Published on Modern Weekly Magazine – July 27, 2013

Half-dressed in an emerald green chemise lined with ivory lace, Jessica Chastain perches on the edge of a Shanghai hotel bed. She is the subject of a short film being shot in a suite of the Astor House Hotel, a 1920s playground for the rich since fallen under sloppy management. Somehow though, the room’s sun bleached curtains and fake roses chime with Chastain’s old world Hollywood beauty. Her flame-red hair cascades over one shoulder in waves. In between takes she pulls up her neckline and turns her face towards the window, looking a little tired.

Lately, cameras have been trained almost permanently on Chastain. Last year, she says kneeling on a bed in a different suite, she can’t remember having more than one week off. It’s true that the rise of the actress, who is 36, has been meteoric. At the beginning of 2011, when she had made numerous films without any of them being released, few outside Los Angeles knew her name. Suddenly three of her films – The Tree of Life, The Help and Take Shelter – were promoted simultaneously. When Terrence Malick’s The Tree of Life won the Palme d’Or at the Cannes Film Festival, critics and audiences were struck: who is that redhead?

It’s a question no one poses now, particularly since Chastain’s performance in Zero Dark Thirty last year. Though she might be best known for this role, in which she plays a CIA agent on the hunt for Osama Bin Laden, Chastain’s filmography speaks to the dexterity of her skills. She’s appeared in a film adaptation of Shakespeare’s Coriolanus, voiced a character in animation Madagasgar 3 and starred in psychological-horror Mama. Today she is in the enviable position where entire films, such as the upcoming The Disappearance of Eleanor Rigby: Hers, are scripted for her.

“I want to play everything,” says Chastain, tucking her heels beneath her and looking more relaxed in black shorts, a white jacket and scarlet lipstick leftover from the shoot. Her face is both soft and sharp: high cheekbones and a defined nose frame deep-set grey eyes. “A lot of times actors are guided to play characters that they’ve had success with, that the public likes, so you see sometimes they end up playing the same role over and over again,” she continues. “For me that would be the ultimate boring life.” As she talks, her alabaster skin reflects the yellow satin bedspread, giving her face a buttermilk glow.

Chastain was born far-removed from the world of film in Los Angeles. She grew up in northern Californian wine country, one of five children, with a fireman father and a mother who is a vegan chef. (Chastain doesn’t eat meat, fish or dairy products.) When she was seven her grandmother took her to see a stage performance, the musical Joseph and the Amazing Technicolor Dreamcoat, which was the first time she understood acting could be a profession. She began appearing in Shakespeare plays around the San Francisco Bay area, taking her mother’s maiden name to avoid confusion with another red-haired actress who carried her family name of Howard.

An early breakthrough came in 1999 when Chastain was awarded a scholarship at New York’s prestigious Juilliard School (alumni includes Kevin Spacey, Robin Williams and Viola Davis). Here TV producer John Wells signed her before she graduated and she spent three years in small television and stage roles. Eventually she was spotted by an associate of Al Pacino, who was looking for an unknown actor to star in his stage production of Salomé, the play by Oscar Wilde. After that, the film auditions rolled in, though she still makes space for theatre, last year starring in The Heiress on Broadway.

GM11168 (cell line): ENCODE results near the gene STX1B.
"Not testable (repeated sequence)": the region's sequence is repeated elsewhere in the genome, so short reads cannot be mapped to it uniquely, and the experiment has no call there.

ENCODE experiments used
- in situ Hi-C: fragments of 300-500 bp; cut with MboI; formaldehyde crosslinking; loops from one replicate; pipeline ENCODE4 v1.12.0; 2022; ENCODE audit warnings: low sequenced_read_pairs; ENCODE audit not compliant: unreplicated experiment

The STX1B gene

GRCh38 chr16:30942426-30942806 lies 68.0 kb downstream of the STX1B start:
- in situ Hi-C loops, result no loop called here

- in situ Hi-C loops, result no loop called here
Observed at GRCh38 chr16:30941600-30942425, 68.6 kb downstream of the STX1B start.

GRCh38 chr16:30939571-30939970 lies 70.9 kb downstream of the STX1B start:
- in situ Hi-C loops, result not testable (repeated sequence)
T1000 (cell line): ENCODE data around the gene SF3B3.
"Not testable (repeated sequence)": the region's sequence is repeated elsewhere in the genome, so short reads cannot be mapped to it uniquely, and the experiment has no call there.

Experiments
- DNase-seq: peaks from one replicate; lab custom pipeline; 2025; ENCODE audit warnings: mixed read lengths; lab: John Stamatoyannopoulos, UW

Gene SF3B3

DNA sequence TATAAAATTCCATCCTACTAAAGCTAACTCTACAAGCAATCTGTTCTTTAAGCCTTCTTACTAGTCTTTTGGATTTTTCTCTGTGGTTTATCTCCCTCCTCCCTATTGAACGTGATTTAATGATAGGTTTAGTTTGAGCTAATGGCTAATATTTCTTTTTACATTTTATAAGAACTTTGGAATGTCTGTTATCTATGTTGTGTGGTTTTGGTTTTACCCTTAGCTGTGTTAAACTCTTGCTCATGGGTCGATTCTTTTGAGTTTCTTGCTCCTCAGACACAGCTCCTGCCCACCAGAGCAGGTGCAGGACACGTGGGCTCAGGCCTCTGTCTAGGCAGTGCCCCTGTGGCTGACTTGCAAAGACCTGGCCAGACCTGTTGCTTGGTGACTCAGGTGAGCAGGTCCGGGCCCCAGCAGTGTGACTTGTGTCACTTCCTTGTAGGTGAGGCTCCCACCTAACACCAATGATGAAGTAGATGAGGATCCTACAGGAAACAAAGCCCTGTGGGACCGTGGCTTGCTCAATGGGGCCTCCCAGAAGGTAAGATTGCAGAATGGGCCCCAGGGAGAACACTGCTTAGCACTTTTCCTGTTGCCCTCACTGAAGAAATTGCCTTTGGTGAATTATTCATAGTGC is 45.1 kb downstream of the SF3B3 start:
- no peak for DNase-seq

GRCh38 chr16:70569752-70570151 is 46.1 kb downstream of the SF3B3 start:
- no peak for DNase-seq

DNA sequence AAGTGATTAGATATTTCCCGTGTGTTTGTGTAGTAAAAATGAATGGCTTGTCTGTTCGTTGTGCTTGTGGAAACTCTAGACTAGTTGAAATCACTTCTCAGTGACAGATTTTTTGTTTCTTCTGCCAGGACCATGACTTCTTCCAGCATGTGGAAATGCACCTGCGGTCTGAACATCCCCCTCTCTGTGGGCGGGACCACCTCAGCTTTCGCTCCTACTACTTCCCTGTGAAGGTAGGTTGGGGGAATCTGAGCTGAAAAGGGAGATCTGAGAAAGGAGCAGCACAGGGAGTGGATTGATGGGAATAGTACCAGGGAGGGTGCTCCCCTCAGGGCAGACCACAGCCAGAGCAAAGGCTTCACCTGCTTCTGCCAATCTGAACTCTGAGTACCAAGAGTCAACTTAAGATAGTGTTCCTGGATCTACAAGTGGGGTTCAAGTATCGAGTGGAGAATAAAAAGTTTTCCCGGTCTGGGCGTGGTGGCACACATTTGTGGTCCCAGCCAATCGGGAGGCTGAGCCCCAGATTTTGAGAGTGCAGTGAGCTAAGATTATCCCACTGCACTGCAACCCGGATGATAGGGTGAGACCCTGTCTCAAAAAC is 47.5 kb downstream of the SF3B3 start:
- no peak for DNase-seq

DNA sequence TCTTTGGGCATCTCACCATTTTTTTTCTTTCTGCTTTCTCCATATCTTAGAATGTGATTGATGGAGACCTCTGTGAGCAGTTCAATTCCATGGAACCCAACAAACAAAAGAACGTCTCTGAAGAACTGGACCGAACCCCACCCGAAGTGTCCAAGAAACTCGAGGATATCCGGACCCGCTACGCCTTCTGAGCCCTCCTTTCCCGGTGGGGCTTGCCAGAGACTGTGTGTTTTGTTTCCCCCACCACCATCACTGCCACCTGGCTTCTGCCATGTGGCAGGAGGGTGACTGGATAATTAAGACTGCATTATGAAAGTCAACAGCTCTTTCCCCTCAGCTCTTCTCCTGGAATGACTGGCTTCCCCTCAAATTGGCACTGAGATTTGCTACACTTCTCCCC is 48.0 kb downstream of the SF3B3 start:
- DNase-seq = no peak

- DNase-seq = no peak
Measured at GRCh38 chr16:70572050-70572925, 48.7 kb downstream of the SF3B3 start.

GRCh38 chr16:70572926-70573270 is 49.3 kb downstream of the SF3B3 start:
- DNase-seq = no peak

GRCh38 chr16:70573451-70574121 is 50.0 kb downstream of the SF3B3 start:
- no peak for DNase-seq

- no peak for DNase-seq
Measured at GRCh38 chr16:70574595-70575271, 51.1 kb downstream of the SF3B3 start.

Because of these auspicious yet humble beginnings, Chastain feels like an imposter. “I don’t feel like I belong in the glamorous Hollywood film world,” she says, insisting that she rarely gets noticed on the street. Well, perhaps once a day, she concedes. “I always feel like, isn’t this fun? Like we’re playing dress up, which is why I’ve brought my grandma to the Oscars. I’ve brought her the last couple of years as my date, and it’s like this feeling of, ‘can you believe what we’re doing?’ It’s like we’ve snuck into the party.” She laughs, flashing her Julia Roberts smile.

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If it was The Tree of Life that made Chastain’s famous in arty circles, it was Zero Dark Thirty, directed by Kathryn Bigelow, which made her a household name. She has described her portrayal of the ruthless CIA analyst Maya as the most important she has ever played (she received an Academy Award nomination while winning a Golden Globe), yet it is also her most troubling.

A film fictionalising the Navy SEAL operation to capture (and eventually kill) Bin Laden, one of the most significant moments of modern American history, was always going to be scrutinised. Zero Dark Thirty received both critical accolades and financial success, banking nearly $140 million at the box office while being called “a milestone in post-September 11th cinema” by a New York Times critic. Yet some journalists as well as public officials, including three US senators, decried the film for its alleged inaccuracy, particularly in its depiction of torture as one of the keys to finding Bin Laden. Rolling Stone magazine ran a feature with the headline: “Zero Dark Thirty Is Osama Bin Laden’s Last Victory Over America”.

“Every aspect of that film was difficult,” says Chastain, losing her smile for a few minutes. From the moment she started researching the role to the shoot itself – which took place in remote parts of Jordan and Chandigarh, India – the process was dark and arduous. Chastain read about the SEAL operation extensively, taking in histories of the CIA, Al Qaeda and torture techniques including waterboarding, the graphic depiction of which stirred so much discussion after the film’s release. The set was “guerilla-ish”, so Chastain always had to be poised for sudden changes to the day’s running order. “I had to be stone-cold solid on memorising,” she continues. “Everything, from the Arabic pronunciation of the names, the material, the shooting of an interrogation scene, every part of it was tough.”